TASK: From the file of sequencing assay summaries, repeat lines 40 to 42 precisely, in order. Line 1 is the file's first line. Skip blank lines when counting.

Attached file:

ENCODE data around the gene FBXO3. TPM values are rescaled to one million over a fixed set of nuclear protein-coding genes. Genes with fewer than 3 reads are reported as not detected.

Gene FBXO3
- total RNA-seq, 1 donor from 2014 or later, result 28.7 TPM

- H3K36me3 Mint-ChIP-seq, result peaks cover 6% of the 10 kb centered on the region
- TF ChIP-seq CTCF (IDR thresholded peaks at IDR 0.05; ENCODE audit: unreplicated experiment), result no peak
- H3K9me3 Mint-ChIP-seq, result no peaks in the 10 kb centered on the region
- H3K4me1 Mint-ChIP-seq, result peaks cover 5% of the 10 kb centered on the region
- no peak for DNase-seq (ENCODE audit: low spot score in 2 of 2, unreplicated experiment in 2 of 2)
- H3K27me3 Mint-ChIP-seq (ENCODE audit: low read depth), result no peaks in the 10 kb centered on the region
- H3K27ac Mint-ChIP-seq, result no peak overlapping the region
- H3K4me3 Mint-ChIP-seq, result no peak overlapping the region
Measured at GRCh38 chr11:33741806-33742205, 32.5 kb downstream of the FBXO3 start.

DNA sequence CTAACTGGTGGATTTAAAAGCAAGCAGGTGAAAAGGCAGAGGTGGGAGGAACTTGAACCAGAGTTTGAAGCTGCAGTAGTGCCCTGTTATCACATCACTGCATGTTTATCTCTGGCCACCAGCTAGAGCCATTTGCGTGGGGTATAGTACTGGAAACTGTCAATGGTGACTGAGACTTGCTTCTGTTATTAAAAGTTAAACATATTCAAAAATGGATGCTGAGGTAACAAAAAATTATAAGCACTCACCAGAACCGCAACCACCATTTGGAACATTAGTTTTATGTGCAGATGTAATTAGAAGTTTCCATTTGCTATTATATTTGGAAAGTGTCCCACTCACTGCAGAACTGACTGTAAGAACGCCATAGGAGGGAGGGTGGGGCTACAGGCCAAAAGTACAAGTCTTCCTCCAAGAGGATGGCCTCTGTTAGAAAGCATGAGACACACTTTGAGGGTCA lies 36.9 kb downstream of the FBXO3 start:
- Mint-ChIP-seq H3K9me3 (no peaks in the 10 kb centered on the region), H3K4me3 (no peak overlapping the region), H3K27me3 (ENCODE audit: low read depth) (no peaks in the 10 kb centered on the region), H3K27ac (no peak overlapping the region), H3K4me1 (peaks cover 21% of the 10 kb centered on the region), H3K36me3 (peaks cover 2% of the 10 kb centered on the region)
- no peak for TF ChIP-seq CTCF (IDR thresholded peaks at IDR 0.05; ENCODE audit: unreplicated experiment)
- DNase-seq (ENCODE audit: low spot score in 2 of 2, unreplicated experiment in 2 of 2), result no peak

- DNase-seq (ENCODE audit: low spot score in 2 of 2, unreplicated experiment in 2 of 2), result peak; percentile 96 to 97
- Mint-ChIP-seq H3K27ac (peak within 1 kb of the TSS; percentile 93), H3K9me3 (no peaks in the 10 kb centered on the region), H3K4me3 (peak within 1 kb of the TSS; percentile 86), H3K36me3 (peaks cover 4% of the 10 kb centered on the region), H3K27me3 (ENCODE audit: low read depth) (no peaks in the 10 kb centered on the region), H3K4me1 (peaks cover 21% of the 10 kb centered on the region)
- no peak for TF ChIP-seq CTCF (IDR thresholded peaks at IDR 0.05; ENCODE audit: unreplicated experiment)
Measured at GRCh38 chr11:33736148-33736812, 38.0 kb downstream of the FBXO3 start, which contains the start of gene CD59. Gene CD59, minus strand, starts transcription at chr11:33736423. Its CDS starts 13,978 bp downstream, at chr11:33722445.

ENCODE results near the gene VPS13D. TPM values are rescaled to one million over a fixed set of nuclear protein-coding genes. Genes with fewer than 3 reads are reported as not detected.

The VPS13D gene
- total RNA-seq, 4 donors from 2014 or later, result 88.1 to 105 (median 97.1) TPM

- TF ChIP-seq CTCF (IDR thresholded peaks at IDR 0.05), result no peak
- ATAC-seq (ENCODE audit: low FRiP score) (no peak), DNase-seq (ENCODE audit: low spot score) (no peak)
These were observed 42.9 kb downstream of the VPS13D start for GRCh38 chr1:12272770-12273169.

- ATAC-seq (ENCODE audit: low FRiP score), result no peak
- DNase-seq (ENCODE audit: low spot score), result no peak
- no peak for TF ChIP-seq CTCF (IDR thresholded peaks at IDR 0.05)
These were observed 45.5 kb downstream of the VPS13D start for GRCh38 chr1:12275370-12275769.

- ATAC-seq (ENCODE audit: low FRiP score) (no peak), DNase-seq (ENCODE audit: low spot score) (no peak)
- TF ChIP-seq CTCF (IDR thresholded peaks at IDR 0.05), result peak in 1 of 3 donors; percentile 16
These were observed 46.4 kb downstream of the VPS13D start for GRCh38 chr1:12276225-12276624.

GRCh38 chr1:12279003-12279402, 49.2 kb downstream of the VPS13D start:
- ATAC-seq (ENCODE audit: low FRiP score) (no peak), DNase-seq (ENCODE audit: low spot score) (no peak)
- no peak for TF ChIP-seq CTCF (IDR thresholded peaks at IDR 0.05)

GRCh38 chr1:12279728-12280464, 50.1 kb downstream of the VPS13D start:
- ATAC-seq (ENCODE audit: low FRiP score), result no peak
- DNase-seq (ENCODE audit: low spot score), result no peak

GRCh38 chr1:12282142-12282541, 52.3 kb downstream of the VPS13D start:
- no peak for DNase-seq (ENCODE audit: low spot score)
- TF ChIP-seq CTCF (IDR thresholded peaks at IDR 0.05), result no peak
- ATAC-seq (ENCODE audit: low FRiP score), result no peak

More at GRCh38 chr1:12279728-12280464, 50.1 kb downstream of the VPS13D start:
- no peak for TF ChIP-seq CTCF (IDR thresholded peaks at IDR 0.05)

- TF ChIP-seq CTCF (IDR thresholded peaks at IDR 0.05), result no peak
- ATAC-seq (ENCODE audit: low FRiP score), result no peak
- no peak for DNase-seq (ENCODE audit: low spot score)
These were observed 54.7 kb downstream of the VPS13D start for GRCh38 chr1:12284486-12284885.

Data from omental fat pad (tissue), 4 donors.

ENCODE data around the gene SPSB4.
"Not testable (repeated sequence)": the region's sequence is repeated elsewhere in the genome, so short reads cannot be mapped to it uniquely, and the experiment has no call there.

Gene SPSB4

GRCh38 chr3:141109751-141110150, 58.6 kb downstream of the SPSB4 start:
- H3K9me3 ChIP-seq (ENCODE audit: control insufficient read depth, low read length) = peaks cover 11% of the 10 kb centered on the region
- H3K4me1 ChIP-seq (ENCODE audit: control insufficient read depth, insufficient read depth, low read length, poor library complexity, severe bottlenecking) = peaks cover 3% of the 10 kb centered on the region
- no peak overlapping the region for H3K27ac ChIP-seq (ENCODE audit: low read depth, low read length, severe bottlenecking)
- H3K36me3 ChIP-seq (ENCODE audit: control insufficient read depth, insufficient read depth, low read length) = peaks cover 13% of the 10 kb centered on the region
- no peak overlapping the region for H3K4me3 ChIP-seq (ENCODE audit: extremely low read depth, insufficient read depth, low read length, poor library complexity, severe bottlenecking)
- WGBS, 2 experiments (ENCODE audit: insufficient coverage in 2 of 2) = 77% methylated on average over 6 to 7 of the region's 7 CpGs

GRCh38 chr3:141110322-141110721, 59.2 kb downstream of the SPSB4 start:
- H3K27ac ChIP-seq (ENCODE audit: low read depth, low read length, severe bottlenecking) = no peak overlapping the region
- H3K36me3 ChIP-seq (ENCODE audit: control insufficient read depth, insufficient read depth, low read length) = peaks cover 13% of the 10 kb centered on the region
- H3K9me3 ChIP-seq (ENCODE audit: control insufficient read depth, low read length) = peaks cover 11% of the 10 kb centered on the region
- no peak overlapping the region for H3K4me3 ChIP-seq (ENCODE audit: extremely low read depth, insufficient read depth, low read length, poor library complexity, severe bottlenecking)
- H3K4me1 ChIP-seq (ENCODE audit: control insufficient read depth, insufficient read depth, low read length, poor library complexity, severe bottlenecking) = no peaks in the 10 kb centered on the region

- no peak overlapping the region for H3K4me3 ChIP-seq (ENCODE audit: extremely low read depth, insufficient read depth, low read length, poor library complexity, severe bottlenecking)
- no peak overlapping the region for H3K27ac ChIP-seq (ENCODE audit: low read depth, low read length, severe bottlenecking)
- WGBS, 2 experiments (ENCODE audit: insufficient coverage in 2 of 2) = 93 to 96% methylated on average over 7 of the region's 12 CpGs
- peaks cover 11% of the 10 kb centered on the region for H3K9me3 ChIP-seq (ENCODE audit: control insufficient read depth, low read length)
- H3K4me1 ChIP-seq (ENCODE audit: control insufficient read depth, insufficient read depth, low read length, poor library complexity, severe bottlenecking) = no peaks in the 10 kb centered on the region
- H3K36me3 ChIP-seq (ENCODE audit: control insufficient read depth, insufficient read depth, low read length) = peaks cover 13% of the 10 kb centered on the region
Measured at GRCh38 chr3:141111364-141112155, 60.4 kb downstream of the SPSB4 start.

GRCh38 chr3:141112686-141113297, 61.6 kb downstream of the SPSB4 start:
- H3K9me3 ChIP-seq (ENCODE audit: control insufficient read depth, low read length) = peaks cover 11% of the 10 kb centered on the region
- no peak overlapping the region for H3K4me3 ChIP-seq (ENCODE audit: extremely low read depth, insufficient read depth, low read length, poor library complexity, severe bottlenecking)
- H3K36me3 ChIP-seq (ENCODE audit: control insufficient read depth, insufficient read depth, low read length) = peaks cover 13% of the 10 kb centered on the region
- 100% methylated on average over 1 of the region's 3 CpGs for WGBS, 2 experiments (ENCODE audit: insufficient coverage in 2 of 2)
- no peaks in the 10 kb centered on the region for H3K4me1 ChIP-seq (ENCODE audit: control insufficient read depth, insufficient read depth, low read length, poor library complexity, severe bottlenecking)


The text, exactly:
GRCh38 chr1:12282142-12282541, 52.3 kb downstream of the VPS13D start:
- no peak for DNase-seq (ENCODE audit: low spot score)
- TF ChIP-seq CTCF (IDR thresholded peaks at IDR 0.05), result no peak